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Reduction of Acanthamoeba Cyst Density Associated With Treatment Detected by In Vivo Confocal Microscopy in Acanthamoeba Keratitis

Wang, Ye Elaine, MD*; Tepelus, Tudor Cosmin, PhD; Gui, Wei, MD*; Irvine, John A., MD*; Lee, Olivia L., MD*; Hsu, Hugo Y., MD*

doi: 10.1097/ICO.0000000000001857
Clinical Science
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Purpose: Acanthamoeba keratitis (AK) is a severe vision-threatening ocular infection that is frequently a diagnostic challenge. Treatment course is lengthy and often not fully effective. Contact lens wear has been recognized as the prime risk factor for AK. In vivo confocal microscopy (IVCM) is a noninvasive imaging modality that allows direct visualization of potential causative pathogens in real time with an established utility in the diagnosis of AK. In this study, we aim to assess the utility of IVCM in monitoring disease progression in contact lens wearers with culture-confirmed keratitis.

Methods: Fourteen eyes from 11 patients with culture-confirmed AK were included in this retrospective study. IVCM was performed during the patient's initial visit and all follow-up visits. All available confocal sequences were reviewed and graded in a masked fashion. Density of Acanthamoeba cyst infiltration and changes in the cyst density as a percentage of baseline cyst density measured at each patient's initial visit were calculated. A univariate regression analysis was performed to assess the association between treatment and changes in cyst density per month of treatment.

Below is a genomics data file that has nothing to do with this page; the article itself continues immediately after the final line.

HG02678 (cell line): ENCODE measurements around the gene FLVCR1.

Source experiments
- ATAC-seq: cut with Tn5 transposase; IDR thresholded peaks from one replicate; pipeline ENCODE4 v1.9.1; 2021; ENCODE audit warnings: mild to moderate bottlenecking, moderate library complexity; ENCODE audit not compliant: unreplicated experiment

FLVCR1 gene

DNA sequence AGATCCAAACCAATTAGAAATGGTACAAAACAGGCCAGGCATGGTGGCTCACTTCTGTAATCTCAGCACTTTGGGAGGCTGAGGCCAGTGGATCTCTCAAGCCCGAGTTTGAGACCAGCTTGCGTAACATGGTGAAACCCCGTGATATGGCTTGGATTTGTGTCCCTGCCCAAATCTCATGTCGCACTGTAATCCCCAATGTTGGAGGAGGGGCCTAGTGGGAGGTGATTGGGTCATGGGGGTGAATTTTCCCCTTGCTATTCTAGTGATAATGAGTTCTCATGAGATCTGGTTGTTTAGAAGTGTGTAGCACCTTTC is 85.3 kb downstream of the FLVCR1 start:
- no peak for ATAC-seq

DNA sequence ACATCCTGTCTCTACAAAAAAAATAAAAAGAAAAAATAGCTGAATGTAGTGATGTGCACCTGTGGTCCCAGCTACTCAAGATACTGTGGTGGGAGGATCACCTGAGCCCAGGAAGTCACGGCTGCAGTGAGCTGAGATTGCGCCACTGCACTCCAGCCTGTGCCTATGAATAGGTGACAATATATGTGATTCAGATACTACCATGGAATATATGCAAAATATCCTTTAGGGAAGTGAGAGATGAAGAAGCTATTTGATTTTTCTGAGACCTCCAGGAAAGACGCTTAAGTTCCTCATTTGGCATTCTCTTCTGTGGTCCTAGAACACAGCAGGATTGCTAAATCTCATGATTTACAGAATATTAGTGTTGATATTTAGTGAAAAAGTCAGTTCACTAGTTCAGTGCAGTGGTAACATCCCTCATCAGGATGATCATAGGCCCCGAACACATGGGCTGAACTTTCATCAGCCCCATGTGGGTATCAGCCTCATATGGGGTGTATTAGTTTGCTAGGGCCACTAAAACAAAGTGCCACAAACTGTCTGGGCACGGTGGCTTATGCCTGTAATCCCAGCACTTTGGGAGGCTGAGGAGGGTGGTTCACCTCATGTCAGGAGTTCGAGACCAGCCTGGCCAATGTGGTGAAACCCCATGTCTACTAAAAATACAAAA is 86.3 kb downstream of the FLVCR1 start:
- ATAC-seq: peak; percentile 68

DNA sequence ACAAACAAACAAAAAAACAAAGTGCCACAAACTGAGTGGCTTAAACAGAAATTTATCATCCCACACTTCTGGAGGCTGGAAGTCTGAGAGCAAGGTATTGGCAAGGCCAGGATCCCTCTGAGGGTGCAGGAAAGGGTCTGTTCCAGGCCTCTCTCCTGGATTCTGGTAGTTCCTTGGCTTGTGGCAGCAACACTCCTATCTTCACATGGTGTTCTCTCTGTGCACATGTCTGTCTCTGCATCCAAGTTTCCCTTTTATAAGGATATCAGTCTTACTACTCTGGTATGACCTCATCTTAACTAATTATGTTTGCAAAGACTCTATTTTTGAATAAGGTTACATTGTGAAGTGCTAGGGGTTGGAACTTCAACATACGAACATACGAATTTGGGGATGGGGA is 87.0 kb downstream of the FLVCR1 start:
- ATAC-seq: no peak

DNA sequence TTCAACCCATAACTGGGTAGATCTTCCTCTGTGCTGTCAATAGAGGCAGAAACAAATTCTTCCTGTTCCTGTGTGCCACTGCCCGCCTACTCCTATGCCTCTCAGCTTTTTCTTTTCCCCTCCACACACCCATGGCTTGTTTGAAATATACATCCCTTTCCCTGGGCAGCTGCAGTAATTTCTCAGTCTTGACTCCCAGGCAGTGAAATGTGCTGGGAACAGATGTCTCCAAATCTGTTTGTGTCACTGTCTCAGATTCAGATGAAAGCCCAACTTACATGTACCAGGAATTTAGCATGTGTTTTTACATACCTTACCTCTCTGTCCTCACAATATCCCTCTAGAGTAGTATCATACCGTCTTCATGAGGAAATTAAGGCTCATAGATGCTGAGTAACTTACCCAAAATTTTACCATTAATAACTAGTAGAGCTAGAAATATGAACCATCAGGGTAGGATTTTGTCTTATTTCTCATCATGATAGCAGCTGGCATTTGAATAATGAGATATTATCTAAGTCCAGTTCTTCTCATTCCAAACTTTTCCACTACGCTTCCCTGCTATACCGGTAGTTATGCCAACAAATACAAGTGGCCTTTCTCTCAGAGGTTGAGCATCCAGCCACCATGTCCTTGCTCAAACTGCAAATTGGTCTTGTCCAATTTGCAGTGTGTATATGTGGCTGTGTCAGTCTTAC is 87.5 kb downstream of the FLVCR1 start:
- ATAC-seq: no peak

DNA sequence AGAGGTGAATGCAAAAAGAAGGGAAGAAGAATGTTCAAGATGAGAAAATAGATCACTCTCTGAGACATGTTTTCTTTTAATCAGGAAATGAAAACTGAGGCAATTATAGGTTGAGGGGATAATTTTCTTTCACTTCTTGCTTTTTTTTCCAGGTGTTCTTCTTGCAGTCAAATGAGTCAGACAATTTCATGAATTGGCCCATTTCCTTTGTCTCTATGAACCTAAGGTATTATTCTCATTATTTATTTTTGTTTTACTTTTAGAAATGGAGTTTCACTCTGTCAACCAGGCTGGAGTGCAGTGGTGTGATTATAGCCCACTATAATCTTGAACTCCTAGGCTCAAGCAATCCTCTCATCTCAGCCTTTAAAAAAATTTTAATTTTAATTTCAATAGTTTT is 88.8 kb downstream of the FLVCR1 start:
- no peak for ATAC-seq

Results: Acanthamoeba cysts were identified by IVCM in all of these culture-confirmed cases of keratitis. Mean cyst density in the central cornea at presentation was 99 ± 64.9 cells per square millimeter (range, 38–255/mm2). Cyst density in our study population significantly decreased by approximately 5.3% with each month of antiamebic treatment (P = 0.001; R2 = 0.41).

Conclusions: Reduction in Acanthamoeba cyst density with treatment can be monitored by IVCM, which in turn can be used clinically in prognostication and disease monitoring of AK.

*Department of Ophthalmology, UCLA, Los Angeles, CA; and

Doheny Imaging Reading Center, Doheny Eye Institute, Los Angeles, CA.

Correspondence: Hugo Y. Hsu, MD, David Geffen School of Medicine at UCLA, Doheny Eye Center of UCLA, 800 South Fairmount Avenue, Suite 215, Pasadena, CA 91105 (e-mail: h.hsu@jsei.ucla.edu).

The authors have no funding or conflicts of interest to disclose.

Received August 20, 2018

Accepted November 23, 2018

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